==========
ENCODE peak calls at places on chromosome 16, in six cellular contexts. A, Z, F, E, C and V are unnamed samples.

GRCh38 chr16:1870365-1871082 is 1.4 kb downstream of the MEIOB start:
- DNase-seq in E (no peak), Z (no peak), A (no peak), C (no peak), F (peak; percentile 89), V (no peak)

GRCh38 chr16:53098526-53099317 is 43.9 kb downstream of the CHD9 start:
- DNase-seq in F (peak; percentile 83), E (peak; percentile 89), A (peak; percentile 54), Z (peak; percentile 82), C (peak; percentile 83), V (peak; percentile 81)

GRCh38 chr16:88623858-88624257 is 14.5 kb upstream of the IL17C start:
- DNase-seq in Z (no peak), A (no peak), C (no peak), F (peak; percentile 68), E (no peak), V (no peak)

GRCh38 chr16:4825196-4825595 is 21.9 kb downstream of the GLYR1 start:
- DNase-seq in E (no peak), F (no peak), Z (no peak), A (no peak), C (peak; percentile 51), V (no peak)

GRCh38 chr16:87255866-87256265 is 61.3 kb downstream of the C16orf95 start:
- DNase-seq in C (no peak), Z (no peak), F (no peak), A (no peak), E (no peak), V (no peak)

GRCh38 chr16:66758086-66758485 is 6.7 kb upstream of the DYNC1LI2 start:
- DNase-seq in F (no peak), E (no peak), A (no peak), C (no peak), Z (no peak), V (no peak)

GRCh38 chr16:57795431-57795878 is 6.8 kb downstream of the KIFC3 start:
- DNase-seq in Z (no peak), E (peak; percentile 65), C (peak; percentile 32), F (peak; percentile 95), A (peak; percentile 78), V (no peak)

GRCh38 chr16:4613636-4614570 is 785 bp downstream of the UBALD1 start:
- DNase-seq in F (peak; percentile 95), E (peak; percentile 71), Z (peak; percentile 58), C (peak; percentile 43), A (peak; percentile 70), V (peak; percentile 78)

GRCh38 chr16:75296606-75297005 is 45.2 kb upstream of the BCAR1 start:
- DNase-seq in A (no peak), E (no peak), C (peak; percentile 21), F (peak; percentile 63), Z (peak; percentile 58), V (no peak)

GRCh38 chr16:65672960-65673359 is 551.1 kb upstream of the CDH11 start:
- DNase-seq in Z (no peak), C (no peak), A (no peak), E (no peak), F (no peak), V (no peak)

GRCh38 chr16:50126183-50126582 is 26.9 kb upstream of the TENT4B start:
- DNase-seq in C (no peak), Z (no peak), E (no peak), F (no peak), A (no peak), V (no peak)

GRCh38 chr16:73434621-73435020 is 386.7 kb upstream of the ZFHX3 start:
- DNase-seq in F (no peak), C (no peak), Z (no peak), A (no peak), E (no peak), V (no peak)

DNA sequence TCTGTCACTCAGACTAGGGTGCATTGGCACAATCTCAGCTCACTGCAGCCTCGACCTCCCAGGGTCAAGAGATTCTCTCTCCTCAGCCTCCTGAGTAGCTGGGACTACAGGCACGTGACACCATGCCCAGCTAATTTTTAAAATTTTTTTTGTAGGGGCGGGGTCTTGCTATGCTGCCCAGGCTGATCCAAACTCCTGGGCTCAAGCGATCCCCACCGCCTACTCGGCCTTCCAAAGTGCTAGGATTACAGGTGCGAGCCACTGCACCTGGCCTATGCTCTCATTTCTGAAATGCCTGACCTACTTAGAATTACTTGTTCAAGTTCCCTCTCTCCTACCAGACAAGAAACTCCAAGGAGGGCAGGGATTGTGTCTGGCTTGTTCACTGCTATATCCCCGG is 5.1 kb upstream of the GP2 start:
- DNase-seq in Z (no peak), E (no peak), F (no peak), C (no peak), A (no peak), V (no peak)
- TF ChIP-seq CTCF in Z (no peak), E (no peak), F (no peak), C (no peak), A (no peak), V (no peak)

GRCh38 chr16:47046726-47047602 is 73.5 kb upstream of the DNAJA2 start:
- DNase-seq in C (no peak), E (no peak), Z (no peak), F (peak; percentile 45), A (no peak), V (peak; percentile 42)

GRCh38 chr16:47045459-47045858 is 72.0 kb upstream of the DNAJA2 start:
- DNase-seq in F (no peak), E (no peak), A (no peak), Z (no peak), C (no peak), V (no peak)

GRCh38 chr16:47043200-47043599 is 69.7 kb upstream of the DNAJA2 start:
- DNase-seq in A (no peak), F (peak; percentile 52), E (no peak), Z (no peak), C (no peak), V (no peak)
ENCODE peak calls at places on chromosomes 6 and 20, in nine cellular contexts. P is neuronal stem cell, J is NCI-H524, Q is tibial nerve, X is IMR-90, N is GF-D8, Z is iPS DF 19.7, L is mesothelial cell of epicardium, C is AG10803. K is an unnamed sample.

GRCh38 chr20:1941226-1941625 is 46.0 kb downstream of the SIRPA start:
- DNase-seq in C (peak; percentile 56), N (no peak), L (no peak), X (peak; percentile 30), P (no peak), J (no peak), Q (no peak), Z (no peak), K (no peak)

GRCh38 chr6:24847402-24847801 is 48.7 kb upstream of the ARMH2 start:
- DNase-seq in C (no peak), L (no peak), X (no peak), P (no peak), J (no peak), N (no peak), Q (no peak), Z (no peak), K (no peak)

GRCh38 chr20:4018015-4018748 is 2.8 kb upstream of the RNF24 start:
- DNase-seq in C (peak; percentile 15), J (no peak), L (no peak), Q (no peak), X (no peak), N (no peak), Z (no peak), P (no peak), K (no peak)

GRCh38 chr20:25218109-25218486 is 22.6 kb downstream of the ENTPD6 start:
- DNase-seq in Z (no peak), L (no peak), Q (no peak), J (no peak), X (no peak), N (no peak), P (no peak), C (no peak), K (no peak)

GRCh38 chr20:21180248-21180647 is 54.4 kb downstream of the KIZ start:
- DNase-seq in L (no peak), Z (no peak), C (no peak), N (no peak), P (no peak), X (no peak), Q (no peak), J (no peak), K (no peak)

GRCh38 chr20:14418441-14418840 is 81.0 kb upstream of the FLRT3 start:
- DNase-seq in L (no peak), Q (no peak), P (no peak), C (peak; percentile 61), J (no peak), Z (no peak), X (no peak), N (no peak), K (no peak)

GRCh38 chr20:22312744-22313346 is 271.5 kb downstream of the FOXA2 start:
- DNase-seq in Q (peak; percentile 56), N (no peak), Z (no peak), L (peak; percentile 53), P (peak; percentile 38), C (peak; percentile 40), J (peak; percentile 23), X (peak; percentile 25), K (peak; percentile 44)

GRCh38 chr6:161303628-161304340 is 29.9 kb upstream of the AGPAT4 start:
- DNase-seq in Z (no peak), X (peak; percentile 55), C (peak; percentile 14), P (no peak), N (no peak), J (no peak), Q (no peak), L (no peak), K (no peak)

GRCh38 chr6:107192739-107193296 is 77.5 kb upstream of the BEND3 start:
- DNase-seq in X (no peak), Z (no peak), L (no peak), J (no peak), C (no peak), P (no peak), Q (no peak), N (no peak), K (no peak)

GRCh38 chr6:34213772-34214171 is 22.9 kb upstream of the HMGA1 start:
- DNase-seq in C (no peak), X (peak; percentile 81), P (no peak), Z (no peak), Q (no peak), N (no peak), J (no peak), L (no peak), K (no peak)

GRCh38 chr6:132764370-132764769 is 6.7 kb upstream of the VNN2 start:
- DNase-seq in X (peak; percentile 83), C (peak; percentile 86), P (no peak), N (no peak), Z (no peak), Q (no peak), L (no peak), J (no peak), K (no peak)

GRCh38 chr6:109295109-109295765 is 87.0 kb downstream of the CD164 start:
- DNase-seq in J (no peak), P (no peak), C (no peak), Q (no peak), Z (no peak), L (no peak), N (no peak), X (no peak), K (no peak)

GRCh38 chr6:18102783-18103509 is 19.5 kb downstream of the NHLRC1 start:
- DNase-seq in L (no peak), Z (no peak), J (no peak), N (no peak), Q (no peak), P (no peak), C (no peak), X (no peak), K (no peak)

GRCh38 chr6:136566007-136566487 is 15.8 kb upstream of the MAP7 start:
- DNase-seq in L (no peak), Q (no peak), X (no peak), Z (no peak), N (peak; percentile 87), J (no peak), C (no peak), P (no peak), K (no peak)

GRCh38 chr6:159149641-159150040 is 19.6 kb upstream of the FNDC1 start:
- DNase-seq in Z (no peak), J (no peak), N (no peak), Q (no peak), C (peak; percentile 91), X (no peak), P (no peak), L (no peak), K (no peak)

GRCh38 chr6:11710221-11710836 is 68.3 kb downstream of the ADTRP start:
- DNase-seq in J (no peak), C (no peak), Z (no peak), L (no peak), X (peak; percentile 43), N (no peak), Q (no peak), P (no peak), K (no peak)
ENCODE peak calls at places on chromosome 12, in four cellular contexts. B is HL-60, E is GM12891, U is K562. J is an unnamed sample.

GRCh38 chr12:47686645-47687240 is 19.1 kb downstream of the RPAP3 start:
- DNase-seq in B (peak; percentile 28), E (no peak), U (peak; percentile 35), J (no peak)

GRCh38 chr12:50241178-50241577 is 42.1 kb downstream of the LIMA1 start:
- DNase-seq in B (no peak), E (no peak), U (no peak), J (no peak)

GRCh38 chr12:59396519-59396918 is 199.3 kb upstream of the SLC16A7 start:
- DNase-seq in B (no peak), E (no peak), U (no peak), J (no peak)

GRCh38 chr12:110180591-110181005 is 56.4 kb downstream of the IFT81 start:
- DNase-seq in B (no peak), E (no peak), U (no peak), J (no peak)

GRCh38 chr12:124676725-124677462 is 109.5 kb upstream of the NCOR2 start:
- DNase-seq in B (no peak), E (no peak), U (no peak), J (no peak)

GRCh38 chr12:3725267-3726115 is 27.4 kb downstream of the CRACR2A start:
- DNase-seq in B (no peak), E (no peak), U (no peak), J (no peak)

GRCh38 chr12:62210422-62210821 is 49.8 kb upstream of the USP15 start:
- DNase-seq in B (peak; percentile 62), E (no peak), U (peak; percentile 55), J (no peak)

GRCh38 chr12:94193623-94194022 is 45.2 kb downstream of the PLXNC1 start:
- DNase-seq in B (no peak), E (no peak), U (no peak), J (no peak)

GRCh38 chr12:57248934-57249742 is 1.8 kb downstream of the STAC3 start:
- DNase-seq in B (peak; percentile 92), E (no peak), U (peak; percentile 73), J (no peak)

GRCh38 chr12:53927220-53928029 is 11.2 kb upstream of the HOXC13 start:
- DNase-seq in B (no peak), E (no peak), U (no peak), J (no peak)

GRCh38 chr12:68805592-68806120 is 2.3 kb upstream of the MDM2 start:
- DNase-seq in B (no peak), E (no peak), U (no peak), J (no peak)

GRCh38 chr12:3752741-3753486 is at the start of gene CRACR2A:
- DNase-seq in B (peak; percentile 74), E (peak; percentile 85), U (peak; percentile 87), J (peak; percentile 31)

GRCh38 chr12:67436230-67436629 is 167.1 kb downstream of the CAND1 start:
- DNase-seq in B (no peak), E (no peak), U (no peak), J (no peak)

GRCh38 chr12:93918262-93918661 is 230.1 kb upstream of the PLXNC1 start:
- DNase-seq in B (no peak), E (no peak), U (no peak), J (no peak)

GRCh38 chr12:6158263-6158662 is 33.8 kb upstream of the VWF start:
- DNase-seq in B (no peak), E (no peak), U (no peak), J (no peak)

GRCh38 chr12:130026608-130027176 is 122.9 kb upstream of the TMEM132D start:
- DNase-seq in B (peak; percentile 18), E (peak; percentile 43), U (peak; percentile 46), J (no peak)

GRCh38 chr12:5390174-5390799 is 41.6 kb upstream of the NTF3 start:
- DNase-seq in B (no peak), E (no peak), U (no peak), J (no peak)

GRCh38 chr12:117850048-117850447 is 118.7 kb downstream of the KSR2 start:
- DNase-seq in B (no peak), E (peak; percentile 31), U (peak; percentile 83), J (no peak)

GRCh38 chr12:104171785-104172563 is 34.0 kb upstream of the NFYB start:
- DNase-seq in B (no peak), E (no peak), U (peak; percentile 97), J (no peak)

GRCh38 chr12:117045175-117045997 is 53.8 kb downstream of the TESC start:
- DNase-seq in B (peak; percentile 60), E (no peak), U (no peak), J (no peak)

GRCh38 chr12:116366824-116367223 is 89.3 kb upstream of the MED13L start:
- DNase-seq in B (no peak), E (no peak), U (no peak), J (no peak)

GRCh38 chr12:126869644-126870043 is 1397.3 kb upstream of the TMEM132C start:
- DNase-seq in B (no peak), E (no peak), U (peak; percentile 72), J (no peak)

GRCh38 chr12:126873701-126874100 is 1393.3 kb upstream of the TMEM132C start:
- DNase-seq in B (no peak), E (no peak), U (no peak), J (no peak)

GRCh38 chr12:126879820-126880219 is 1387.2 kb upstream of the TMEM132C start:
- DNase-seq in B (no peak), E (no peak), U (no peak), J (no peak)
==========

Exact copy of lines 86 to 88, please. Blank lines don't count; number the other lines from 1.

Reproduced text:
- DNase-seq in B (peak; percentile 92), E (no peak), U (peak; percentile 73), J (no peak)

GRCh38 chr12:53927220-53928029 is 11.2 kb upstream of the HOXC13 start:
- DNase-seq in B (no peak), E (no peak), U (no peak), J (no peak)